A woman pointing at another woman when she's talking to her illustrates how to stop being condescending in communication

Do people respond negatively when you ask them to do something? Could it be because you’ve made them feel like you’re looking down on them?

Perhaps you’re a parent trying to get your teenager to respect curfew, or you’re a manager pressing your employees to meet a deadline. George Thompson offers some tips on how to get people to cooperate without making them feel small.

Keep reading for Thompson’s advice on how to stop being condescending when you’re communicating with others.

How to Stop Being Condescending

One method for practicing Verbal Judo in your daily life is to pay close attention to the language you use. Thompson explains that, even when it’s your job as a professional (or as a parent) to get someone to cooperate with you, you can do that without using language that feels condescending to others.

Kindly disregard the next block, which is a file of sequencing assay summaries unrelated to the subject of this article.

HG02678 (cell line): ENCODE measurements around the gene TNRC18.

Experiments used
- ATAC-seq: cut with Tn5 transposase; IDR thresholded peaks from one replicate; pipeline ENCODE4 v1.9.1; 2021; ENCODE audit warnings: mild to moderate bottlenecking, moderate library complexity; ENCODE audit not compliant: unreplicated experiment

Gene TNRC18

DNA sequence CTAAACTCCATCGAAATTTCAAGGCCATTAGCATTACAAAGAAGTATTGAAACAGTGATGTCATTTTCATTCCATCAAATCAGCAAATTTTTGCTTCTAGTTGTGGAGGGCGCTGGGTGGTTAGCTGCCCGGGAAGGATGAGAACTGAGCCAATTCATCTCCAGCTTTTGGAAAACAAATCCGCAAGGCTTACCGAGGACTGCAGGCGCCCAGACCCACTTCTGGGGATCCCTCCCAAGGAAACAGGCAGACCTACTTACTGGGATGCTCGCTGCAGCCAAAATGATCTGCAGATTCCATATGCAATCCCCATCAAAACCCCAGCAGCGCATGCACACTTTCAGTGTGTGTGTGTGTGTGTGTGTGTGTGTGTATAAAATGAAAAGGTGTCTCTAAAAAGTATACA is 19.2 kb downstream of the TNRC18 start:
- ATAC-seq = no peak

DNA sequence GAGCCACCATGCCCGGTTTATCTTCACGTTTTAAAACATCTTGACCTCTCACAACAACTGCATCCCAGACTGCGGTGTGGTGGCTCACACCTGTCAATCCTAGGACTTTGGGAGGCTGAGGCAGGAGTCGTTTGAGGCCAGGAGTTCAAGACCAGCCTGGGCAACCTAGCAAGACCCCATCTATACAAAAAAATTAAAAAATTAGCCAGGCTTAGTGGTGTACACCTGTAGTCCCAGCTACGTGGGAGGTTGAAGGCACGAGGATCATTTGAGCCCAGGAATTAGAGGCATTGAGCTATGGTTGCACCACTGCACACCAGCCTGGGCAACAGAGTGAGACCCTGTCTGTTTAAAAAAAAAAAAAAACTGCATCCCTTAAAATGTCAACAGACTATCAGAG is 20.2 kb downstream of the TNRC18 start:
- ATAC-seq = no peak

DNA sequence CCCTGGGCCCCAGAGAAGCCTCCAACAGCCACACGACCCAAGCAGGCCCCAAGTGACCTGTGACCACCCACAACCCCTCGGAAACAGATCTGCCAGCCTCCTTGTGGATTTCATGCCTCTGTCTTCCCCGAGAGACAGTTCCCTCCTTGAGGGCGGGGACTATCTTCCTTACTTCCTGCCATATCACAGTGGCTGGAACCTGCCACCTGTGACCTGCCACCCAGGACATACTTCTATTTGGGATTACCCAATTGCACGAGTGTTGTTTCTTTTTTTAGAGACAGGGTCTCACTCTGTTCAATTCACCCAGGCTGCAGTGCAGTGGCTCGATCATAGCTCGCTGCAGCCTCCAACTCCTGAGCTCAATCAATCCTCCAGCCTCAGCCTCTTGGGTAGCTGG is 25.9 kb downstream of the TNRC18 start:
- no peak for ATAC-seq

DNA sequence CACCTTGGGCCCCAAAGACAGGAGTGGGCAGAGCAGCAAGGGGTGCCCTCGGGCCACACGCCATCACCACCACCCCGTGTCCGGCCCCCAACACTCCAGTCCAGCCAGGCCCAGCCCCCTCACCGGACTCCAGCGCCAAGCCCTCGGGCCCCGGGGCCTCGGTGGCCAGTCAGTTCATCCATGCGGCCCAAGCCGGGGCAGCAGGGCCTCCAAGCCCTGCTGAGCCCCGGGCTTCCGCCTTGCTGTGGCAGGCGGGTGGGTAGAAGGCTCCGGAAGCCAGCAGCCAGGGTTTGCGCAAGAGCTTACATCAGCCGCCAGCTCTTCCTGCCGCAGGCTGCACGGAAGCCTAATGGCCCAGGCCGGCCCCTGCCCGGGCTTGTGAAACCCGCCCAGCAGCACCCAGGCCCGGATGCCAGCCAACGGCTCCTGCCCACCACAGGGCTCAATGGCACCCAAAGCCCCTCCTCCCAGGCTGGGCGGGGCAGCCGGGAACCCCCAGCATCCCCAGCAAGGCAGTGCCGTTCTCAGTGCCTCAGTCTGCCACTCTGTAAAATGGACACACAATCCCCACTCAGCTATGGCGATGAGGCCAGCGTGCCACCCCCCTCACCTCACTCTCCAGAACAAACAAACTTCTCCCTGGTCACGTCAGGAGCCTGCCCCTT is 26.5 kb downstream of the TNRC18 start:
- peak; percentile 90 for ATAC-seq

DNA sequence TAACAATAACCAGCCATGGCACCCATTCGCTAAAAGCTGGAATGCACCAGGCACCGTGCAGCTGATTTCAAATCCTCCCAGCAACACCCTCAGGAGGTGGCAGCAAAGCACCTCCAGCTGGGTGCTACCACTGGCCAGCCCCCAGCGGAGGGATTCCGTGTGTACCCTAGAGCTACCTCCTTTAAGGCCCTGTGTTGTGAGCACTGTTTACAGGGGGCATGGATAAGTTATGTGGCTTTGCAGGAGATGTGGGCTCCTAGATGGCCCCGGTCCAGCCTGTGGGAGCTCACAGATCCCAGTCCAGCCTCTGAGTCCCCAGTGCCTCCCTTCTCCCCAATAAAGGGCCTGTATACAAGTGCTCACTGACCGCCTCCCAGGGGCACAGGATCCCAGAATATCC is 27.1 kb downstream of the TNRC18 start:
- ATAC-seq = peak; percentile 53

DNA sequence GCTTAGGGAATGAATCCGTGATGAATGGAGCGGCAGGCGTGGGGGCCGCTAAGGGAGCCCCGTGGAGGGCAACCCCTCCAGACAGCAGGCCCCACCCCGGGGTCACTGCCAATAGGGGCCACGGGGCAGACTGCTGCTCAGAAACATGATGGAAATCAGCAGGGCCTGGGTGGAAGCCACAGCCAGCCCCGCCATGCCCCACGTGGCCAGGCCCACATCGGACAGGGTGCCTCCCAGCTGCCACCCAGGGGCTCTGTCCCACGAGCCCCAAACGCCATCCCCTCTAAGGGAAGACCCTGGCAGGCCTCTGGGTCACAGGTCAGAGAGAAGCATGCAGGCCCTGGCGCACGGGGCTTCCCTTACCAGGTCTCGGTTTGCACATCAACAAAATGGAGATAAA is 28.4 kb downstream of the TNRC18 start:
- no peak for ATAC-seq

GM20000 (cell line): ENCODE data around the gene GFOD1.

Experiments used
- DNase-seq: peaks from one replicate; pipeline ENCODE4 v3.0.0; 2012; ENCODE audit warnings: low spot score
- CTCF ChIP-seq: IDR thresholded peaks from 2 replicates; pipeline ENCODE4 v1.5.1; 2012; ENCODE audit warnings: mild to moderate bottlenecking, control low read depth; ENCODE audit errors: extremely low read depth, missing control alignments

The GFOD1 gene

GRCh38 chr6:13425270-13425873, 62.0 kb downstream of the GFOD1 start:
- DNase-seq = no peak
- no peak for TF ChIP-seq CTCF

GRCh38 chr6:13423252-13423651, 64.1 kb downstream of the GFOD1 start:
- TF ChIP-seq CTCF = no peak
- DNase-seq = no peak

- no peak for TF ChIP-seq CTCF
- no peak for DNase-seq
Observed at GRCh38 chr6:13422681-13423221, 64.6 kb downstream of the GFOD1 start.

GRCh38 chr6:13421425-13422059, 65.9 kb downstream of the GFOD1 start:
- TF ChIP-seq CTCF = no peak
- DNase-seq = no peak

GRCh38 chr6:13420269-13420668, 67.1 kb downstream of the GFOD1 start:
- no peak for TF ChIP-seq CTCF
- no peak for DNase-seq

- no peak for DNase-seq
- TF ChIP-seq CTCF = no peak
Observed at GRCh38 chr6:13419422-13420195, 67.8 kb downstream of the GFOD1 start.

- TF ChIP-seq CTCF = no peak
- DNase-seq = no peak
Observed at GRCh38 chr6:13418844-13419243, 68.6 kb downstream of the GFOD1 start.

(Shortform note: Experts say that, when people sound condescending, it’s often because they’re feeling attacked and are trying to demonstrate their superiority. That can be an easy trap to fall into when you’re trying to convince someone that you know how to resolve a conflict or solve a problem. But experts say you can avoid sounding like you think you know better than the other person if you choose your words carefully. They recommend focusing on listening instead of talking, waiting to give advice until you have the other person’s permission, and listening to the other person’s view of the problem before trying to propose a solution.)